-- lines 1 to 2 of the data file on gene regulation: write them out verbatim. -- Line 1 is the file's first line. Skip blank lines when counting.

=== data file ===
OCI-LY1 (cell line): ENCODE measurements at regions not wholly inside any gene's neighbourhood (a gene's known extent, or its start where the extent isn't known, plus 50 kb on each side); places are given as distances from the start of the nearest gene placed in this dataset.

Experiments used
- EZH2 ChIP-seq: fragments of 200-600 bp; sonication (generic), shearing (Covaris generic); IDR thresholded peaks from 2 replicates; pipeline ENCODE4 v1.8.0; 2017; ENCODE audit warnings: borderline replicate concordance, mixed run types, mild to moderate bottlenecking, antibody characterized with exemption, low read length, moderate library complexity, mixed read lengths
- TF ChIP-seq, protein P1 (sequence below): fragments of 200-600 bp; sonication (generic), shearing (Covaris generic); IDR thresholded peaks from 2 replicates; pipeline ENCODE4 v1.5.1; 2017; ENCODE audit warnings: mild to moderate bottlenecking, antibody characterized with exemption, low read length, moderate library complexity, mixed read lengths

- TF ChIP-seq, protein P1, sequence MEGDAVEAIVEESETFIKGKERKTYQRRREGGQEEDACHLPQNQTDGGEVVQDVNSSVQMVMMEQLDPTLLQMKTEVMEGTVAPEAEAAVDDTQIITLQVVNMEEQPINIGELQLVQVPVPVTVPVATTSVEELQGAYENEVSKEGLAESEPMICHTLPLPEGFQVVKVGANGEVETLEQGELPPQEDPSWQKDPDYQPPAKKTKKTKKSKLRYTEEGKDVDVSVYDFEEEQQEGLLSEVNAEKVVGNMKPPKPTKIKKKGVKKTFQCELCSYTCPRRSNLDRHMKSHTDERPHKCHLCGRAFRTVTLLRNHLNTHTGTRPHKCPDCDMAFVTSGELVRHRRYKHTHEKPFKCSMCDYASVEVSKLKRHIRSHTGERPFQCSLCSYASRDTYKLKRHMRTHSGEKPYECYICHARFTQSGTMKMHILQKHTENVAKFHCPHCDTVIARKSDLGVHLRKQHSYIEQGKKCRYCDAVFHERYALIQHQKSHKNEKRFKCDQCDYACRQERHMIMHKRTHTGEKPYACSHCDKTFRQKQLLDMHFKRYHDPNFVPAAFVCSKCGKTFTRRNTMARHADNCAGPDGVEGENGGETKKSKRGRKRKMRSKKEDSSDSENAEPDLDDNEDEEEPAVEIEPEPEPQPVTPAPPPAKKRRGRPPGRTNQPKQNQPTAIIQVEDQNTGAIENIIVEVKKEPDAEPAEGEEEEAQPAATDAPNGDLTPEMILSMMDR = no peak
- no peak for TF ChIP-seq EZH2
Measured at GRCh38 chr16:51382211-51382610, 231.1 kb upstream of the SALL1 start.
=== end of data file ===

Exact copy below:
OCI-LY1 (cell line): ENCODE measurements at regions not wholly inside any gene's neighbourhood (a gene's known extent, or its start where the extent isn't known, plus 50 kb on each side); places are given as distances from the start of the nearest gene placed in this dataset.

Experiments used